As a lover of Classical music, and Head of Latymer Upper, I was somewhat perturbed to read in The Telegraph recently that “Hugh Grant’s alma mater becomes school of rock”. It transpires that the piece was actually about the launch of our record label, 32 Bit Recordings. This was the brainchild of a number of current pupils (32 originally), who approached one of their teachers (the aptly-named Dr Drumm) to help them make it happen. As is the case in many independent schools, Latymer has always had a very strong, not to mention diverse, musical life, encompassing cellist Raphael Wallfisch and rapper Jay Sean. However, the reason for creating a label rather than just sending songs directly to iTunes is that it gives our musicians an experience of all facets of the industry - recruitment, audition, recording, live event management, web design, artwork/logo, legal issues - rather than just performance. And so it was I found myself standing in a crowded piazza on a sunny June lunchtime listening to the launch ‘gig’. It was a fantastic experience, and our debut single (‘a messy mind’ by Maddie Mortimer) is sure to be roaring up the hit parade, or ‘available for download from iTunes/Amazon/ Spotify’ as I believe young people are calling it these days.
At this point, one might be tempted to observe how lucky pupils in the independent sector are to have such opportunities - and they are. However, I have omitted two important aspects of the project. Firstly, all the profits will go to our annual fund, which supports bursaries that allow boys and girls from low-income families to attend Latymer. As with many former Direct Grant schools, we want to be academically selective, but as socially inclusive as we can be; since 2004 we have raised approximately £11 million for means-tested scholarships, and next academic year there will be 105 means-tested scholars at Latymer. Secondly, the intention is to expand 32 Bit Recordings next year to include young people from the local community, whatever school they attend. Both these aims were at the instigation of our pupils, who know that a wider social mix is good for the school, and making these musical opportunities available to the community is good for everyone.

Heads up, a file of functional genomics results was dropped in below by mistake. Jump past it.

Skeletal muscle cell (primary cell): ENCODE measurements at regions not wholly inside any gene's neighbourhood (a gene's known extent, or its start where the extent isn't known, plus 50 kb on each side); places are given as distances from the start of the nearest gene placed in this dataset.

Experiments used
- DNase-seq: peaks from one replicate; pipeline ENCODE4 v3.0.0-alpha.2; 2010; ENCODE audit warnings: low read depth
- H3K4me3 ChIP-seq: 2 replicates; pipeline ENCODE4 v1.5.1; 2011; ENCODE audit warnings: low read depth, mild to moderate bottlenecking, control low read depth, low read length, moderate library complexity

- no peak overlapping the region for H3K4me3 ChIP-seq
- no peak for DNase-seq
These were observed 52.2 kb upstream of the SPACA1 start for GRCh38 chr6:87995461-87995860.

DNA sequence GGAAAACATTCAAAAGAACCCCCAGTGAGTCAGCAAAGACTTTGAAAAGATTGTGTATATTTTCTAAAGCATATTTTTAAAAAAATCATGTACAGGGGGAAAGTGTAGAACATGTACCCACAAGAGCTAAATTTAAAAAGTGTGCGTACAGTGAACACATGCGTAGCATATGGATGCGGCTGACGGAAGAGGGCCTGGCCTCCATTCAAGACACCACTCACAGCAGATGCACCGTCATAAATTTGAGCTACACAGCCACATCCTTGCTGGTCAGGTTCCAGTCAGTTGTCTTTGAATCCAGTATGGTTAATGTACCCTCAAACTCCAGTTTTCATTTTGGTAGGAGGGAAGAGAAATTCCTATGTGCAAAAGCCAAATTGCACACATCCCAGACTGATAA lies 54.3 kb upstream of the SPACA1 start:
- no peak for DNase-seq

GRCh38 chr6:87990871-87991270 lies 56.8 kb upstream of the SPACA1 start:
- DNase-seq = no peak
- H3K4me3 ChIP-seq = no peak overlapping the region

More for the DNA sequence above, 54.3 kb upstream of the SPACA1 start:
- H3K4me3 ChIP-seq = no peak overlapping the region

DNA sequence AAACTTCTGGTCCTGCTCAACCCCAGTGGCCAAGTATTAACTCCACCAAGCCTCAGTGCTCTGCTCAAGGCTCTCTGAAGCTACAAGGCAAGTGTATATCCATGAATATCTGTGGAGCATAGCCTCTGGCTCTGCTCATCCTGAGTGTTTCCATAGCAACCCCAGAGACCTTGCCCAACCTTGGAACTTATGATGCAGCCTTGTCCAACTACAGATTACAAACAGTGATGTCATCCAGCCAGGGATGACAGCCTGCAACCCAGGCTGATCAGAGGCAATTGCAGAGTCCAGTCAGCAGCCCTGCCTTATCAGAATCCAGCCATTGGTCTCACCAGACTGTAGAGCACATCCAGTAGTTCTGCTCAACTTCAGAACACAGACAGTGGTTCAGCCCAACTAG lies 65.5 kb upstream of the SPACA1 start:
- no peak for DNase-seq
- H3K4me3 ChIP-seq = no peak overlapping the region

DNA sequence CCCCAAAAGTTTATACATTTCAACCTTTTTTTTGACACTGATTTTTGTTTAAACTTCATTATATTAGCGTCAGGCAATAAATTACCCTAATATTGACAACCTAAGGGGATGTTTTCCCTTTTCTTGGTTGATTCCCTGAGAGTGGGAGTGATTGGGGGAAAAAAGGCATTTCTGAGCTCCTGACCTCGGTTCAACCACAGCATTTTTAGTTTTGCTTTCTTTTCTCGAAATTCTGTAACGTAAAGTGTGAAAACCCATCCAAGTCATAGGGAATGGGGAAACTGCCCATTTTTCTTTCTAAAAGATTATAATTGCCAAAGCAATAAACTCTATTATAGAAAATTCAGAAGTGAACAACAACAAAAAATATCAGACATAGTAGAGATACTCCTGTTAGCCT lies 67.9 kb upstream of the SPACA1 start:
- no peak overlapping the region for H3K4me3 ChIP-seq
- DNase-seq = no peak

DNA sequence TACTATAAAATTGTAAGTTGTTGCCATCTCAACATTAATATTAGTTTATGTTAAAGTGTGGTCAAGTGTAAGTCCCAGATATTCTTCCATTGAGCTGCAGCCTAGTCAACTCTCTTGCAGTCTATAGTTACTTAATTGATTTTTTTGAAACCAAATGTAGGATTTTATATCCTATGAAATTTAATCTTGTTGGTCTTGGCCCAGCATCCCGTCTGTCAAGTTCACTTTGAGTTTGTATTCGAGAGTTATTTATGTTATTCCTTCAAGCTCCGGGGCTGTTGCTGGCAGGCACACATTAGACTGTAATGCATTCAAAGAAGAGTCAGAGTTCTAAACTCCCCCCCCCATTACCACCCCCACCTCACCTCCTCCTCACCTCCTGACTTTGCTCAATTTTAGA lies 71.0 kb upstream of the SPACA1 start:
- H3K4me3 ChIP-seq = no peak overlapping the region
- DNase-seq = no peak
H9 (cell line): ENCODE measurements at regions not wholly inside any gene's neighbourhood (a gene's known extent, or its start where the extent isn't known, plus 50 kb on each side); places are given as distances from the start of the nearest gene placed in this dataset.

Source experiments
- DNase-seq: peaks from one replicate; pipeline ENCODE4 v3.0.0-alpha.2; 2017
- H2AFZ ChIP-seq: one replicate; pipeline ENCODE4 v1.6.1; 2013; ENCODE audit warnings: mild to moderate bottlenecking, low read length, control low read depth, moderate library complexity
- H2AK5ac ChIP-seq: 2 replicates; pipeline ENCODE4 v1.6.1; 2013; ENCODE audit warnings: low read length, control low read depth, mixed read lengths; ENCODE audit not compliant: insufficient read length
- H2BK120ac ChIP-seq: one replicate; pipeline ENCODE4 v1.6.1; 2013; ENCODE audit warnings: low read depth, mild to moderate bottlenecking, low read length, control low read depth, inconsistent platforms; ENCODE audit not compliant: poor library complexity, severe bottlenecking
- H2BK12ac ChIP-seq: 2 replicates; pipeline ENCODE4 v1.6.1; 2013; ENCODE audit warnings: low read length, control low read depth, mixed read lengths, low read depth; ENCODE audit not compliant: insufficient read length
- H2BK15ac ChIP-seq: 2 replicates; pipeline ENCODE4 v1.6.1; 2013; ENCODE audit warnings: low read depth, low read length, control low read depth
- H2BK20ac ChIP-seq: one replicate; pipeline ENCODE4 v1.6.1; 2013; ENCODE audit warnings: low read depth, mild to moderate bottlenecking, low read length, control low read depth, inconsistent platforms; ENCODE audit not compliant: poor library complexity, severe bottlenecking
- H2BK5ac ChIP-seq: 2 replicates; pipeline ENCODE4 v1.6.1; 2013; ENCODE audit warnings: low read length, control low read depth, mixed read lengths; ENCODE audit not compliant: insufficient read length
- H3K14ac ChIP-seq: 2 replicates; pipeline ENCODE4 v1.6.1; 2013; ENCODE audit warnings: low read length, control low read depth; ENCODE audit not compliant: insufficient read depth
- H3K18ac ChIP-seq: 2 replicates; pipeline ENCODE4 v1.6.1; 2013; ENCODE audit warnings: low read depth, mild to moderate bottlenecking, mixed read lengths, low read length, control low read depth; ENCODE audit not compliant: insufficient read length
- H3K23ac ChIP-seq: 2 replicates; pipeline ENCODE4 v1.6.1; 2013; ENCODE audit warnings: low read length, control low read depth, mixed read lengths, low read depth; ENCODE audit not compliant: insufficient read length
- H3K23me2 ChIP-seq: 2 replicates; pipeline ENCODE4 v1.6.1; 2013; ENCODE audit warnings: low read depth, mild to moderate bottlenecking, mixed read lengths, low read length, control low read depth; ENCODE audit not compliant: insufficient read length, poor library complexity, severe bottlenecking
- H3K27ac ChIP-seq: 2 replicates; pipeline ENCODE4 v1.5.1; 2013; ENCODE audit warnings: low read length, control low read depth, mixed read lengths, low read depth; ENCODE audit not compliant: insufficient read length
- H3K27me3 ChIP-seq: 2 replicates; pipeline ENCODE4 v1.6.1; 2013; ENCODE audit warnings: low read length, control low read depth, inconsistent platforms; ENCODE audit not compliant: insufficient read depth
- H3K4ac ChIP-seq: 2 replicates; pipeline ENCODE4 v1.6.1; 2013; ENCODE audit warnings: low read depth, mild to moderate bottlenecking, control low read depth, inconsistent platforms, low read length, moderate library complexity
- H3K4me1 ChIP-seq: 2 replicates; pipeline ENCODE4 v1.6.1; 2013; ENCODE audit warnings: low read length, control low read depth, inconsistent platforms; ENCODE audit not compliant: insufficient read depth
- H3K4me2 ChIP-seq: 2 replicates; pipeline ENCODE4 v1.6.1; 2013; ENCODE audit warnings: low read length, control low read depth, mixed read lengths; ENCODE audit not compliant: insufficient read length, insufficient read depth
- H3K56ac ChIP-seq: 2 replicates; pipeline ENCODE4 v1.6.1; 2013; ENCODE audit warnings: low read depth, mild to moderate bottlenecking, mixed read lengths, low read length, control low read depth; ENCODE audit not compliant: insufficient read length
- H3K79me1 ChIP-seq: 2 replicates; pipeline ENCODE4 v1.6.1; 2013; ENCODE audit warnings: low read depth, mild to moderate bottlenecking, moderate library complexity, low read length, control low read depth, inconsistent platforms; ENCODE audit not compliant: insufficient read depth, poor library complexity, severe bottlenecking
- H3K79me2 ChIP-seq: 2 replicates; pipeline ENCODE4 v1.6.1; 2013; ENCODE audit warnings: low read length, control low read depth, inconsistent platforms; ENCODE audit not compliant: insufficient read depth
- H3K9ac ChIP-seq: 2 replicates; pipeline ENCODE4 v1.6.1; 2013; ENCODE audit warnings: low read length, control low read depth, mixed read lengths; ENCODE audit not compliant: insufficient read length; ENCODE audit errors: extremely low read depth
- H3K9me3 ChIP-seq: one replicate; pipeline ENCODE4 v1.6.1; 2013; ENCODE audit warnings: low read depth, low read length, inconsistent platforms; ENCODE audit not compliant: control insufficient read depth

All of which brings me to Sir Michael Wilshaw’s comments about independent schools living in ‘splendid isolation’; the most recent ISC census shows that over 90% of independent schools are engaged in some form of partnership activity with their community. “Marooned on an island of privilege”? That’s not what I believe our young people are calling it these days, Sir Michael.